Georgetown releases 2011 Crime and Fire Safety Reports

Last week, Georgetown released its annual reports summing up crime and fire safety issues on its various campuses. These reports, which were posted on the Georgetown Safety and Environmental Management website, include lengthy summaries of campus procedures and safety policies, before getting to a series of charts which sum up how 2010 compares to previous years in terms of fire preparedness, actual fires, and criminal activity.

According to the Fire Safety Report, 2010 witnessed three fires in Main Campus residence halls—one case of “overcooked food” (and cardboard) in Harbin and trash can fires in Darnall and Reynolds. Although this was an increase in quantity from 2009, it was a significant decrease in size and damages, as 2009’s singular incident was the December New South fire which resulted in, according to the report, over $250,000 worth of damages.

Perhaps of more interest, however, are the statistics included in the report about the function of the University’s fire alert systems. This issue was brought into focus in October of 2010, when the failure of the “audible portion” of Harbin’s fire alarms hindered the building’s evacuation during Georgetown’s most famous drug bust. Apparently the University made good on its promise to check the systems, because, according to the report, every residence hall has functioning “audible evacuation alarms.”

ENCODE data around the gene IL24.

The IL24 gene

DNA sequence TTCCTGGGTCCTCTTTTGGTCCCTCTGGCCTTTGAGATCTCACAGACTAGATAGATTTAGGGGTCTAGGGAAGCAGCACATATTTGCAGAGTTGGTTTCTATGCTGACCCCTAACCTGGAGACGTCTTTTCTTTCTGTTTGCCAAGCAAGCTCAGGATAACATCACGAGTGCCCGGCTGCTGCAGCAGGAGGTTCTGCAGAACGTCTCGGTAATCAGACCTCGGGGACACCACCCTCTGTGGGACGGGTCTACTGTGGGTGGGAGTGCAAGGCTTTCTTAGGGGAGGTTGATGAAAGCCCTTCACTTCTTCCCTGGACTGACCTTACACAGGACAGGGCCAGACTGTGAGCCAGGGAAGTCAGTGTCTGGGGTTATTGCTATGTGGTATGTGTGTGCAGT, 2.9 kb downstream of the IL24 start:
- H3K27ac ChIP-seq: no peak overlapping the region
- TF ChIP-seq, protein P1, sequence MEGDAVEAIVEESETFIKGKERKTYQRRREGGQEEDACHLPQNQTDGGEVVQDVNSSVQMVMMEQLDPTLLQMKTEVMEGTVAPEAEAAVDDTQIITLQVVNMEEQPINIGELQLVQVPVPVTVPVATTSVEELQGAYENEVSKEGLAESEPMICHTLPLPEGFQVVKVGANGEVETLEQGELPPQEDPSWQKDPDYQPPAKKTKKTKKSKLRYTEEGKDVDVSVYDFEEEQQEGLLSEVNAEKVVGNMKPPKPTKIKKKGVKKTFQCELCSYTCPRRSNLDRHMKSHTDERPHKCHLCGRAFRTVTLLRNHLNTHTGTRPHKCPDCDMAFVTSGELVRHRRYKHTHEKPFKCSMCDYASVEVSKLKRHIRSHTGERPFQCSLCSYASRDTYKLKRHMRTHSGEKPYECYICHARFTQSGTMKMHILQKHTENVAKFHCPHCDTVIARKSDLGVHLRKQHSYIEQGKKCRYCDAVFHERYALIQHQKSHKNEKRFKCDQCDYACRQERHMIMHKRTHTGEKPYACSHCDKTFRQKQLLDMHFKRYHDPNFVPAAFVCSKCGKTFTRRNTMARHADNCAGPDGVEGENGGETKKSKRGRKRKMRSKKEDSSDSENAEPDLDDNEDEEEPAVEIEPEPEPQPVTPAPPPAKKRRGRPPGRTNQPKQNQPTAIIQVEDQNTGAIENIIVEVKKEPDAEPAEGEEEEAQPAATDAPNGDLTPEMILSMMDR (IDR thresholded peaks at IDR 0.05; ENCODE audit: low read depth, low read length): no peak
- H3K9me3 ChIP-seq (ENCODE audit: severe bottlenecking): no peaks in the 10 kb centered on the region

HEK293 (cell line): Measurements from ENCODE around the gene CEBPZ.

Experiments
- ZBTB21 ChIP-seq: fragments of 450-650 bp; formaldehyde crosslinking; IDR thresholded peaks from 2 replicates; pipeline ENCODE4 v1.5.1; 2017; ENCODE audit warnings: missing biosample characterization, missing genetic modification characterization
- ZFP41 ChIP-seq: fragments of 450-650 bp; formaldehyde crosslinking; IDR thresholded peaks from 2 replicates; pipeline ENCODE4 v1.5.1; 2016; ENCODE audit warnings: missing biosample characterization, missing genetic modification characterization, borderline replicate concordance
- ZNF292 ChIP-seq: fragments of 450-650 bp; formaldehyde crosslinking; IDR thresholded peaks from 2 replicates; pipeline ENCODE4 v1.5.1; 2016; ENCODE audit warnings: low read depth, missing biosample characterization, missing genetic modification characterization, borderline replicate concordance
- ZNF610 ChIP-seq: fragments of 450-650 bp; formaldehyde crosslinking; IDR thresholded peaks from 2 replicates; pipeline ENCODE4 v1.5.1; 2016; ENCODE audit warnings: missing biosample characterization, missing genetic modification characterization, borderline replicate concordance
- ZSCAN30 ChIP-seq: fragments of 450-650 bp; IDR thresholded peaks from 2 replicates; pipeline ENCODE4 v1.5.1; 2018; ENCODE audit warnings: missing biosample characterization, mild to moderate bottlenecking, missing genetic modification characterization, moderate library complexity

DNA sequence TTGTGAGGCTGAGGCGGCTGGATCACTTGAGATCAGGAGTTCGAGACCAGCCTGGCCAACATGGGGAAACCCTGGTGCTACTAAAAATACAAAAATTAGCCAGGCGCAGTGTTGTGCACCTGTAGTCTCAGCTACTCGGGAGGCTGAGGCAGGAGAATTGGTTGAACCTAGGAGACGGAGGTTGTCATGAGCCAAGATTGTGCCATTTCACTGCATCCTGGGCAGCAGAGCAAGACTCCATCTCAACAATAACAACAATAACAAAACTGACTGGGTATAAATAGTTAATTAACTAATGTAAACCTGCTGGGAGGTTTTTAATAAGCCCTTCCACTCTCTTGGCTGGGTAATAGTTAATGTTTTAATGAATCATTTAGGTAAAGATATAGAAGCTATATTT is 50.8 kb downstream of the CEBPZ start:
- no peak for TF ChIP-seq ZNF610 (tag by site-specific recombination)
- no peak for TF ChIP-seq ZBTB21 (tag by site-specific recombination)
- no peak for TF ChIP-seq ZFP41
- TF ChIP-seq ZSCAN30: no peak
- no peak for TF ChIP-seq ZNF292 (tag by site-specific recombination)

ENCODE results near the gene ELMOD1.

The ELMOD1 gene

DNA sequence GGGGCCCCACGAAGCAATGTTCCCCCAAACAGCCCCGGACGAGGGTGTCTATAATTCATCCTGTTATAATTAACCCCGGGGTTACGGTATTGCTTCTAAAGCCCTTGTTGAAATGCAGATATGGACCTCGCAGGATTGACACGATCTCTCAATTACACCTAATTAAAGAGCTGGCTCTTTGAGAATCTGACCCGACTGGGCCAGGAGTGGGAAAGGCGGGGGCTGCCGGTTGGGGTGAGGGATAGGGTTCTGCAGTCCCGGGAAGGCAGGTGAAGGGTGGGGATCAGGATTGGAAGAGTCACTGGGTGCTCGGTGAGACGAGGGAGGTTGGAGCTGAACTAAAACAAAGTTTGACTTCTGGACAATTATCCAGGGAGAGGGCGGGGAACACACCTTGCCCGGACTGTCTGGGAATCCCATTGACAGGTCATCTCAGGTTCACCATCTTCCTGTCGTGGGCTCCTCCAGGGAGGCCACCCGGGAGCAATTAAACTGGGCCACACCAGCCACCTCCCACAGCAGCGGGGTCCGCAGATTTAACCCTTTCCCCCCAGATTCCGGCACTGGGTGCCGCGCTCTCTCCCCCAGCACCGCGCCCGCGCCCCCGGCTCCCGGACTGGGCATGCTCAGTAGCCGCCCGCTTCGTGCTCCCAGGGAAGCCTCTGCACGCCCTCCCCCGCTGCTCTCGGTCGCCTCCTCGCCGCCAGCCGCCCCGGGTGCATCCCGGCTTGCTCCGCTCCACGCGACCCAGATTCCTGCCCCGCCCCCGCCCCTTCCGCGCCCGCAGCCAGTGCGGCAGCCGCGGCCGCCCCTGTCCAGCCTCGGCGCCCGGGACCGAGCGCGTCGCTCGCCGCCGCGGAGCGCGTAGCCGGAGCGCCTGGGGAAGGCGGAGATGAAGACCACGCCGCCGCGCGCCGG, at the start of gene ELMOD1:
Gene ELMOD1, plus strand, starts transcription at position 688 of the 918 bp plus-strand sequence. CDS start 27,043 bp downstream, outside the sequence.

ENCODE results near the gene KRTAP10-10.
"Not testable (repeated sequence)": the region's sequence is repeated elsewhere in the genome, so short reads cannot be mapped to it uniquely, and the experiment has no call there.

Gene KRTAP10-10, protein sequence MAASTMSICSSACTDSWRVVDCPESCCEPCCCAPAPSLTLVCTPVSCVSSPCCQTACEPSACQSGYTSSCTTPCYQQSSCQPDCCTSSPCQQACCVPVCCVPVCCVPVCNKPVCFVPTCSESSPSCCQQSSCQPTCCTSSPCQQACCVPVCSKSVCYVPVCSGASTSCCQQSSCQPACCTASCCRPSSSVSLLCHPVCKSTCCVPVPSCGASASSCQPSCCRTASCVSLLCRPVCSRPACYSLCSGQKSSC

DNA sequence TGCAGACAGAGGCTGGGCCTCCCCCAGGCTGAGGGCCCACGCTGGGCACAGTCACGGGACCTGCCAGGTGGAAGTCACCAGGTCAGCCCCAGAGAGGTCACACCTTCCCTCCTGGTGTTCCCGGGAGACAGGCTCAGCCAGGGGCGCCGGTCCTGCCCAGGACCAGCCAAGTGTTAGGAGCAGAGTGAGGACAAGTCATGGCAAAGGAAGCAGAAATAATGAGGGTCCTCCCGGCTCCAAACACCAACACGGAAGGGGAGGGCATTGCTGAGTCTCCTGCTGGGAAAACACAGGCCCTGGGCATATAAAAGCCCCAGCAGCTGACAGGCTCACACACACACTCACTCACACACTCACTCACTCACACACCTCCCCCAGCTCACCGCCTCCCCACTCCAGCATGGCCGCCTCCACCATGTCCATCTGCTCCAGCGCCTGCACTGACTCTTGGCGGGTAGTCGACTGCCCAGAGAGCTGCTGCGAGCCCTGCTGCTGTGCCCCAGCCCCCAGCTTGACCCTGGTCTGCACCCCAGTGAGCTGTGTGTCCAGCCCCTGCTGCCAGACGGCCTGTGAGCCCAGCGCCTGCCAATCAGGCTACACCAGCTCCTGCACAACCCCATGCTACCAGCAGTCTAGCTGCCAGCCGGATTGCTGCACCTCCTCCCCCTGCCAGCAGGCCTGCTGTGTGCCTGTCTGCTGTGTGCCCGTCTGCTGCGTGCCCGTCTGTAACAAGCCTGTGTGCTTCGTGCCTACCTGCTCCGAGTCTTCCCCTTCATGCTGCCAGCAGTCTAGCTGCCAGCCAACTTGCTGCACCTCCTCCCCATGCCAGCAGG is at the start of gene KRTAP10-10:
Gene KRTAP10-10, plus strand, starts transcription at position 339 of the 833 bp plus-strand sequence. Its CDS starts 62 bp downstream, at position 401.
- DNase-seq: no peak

The report also included a section outlining the University’s plans for future fire safety improvements. These include “Building-specific Occupant Emergency Plans” for dorms, and the development of an online system for reporting fires and hazards.

Read about crime after the jump!

The Crime Report, which is 13 pages longer and a lot snazzier-looking than its counterpart, contains charts comparing 2010’s crime statistics with those of 2008 and 2009. Once again, the most rampant crimes reported on the main campus were burglary, theft, and “forcible sexual offenses.” But 2010 well outdid its preceding two years in the field of non-arrest drug and alcohol violations, with a whopping 518 to 2009’s 384 and 2008’s 335.

In a similar vein, the report also contained a list of 2010’s most common student conduct violations, of which the top 3 were noise, “quiet hours,” and “[possession or consumption of] alcohol in alcohol-free location.” We’re guessing a lot of those went hand-in-hand.

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